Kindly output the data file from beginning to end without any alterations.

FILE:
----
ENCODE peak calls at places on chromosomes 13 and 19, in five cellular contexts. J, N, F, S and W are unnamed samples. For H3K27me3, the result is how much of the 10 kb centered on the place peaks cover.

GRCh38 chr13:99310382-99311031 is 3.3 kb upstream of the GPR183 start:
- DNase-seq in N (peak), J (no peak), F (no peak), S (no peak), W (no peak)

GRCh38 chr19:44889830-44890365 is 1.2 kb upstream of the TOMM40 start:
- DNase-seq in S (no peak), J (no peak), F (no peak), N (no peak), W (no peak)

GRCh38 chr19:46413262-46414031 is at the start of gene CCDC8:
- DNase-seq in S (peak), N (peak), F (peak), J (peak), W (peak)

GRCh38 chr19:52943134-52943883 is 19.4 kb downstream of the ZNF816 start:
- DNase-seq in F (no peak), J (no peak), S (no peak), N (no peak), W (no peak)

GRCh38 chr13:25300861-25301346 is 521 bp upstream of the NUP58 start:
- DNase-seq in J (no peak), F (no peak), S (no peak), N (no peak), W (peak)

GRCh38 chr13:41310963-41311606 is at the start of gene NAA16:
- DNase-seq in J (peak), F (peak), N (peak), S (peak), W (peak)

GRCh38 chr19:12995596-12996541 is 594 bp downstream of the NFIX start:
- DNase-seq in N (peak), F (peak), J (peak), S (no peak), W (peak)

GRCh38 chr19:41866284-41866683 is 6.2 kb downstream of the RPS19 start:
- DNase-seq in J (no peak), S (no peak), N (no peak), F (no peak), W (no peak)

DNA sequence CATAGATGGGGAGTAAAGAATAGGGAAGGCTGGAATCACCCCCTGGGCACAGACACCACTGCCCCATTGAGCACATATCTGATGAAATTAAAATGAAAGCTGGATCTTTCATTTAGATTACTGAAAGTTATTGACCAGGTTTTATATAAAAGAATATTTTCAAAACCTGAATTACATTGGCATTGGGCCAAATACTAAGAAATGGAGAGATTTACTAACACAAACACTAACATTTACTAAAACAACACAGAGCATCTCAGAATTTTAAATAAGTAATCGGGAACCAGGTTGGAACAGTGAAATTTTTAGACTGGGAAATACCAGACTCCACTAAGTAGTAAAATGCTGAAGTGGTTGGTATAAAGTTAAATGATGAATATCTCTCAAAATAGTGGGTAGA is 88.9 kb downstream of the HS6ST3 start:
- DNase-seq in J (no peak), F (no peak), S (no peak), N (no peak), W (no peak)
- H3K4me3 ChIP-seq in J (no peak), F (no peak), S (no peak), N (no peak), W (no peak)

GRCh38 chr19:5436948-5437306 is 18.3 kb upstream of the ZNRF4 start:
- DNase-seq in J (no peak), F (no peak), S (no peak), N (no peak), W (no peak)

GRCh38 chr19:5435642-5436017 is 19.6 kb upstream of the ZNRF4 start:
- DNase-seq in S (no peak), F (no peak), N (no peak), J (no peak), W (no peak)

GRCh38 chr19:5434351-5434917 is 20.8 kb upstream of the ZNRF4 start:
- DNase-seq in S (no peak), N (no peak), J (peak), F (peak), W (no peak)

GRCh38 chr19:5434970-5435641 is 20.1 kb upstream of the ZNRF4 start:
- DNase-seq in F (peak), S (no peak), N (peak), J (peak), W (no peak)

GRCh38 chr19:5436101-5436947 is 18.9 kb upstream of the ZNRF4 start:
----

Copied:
ENCODE peak calls at places on chromosomes 13 and 19, in five cellular contexts. J, N, F, S and W are unnamed samples. For H3K27me3, the result is how much of the 10 kb centered on the place peaks cover.

GRCh38 chr13:99310382-99311031 is 3.3 kb upstream of the GPR183 start:
- DNase-seq in N (peak), J (no peak), F (no peak), S (no peak), W (no peak)

GRCh38 chr19:44889830-44890365 is 1.2 kb upstream of the TOMM40 start:
- DNase-seq in S (no peak), J (no peak), F (no peak), N (no peak), W (no peak)

GRCh38 chr19:46413262-46414031 is at the start of gene CCDC8:
- DNase-seq in S (peak), N (peak), F (peak), J (peak), W (peak)

GRCh38 chr19:52943134-52943883 is 19.4 kb downstream of the ZNF816 start:
- DNase-seq in F (no peak), J (no peak), S (no peak), N (no peak), W (no peak)

GRCh38 chr13:25300861-25301346 is 521 bp upstream of the NUP58 start:
- DNase-seq in J (no peak), F (no peak), S (no peak), N (no peak), W (peak)

GRCh38 chr13:41310963-41311606 is at the start of gene NAA16:
- DNase-seq in J (peak), F (peak), N (peak), S (peak), W (peak)

GRCh38 chr19:12995596-12996541 is 594 bp downstream of the NFIX start:
- DNase-seq in N (peak), F (peak), J (peak), S (no peak), W (peak)

GRCh38 chr19:41866284-41866683 is 6.2 kb downstream of the RPS19 start:
- DNase-seq in J (no peak), S (no peak), N (no peak), F (no peak), W (no peak)

DNA sequence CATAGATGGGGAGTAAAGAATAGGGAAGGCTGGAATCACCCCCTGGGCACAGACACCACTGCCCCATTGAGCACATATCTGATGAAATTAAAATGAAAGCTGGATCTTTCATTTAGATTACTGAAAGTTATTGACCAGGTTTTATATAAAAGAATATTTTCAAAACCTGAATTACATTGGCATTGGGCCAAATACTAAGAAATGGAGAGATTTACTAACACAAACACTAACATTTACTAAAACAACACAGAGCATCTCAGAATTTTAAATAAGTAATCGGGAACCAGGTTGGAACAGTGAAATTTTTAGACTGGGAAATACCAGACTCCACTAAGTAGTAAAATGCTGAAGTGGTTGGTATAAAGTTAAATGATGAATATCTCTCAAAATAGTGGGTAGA is 88.9 kb downstream of the HS6ST3 start:
- DNase-seq in J (no peak), F (no peak), S (no peak), N (no peak), W (no peak)
- H3K4me3 ChIP-seq in J (no peak), F (no peak), S (no peak), N (no peak), W (no peak)

GRCh38 chr19:5436948-5437306 is 18.3 kb upstream of the ZNRF4 start:
- DNase-seq in J (no peak), F (no peak), S (no peak), N (no peak), W (no peak)

GRCh38 chr19:5435642-5436017 is 19.6 kb upstream of the ZNRF4 start:
- DNase-seq in S (no peak), F (no peak), N (no peak), J (no peak), W (no peak)

GRCh38 chr19:5434351-5434917 is 20.8 kb upstream of the ZNRF4 start:
- DNase-seq in S (no peak), N (no peak), J (peak), F (peak), W (no peak)

GRCh38 chr19:5434970-5435641 is 20.1 kb upstream of the ZNRF4 start:
- DNase-seq in F (peak), S (no peak), N (peak), J (peak), W (no peak)

GRCh38 chr19:5436101-5436947 is 18.9 kb upstream of the ZNRF4 start: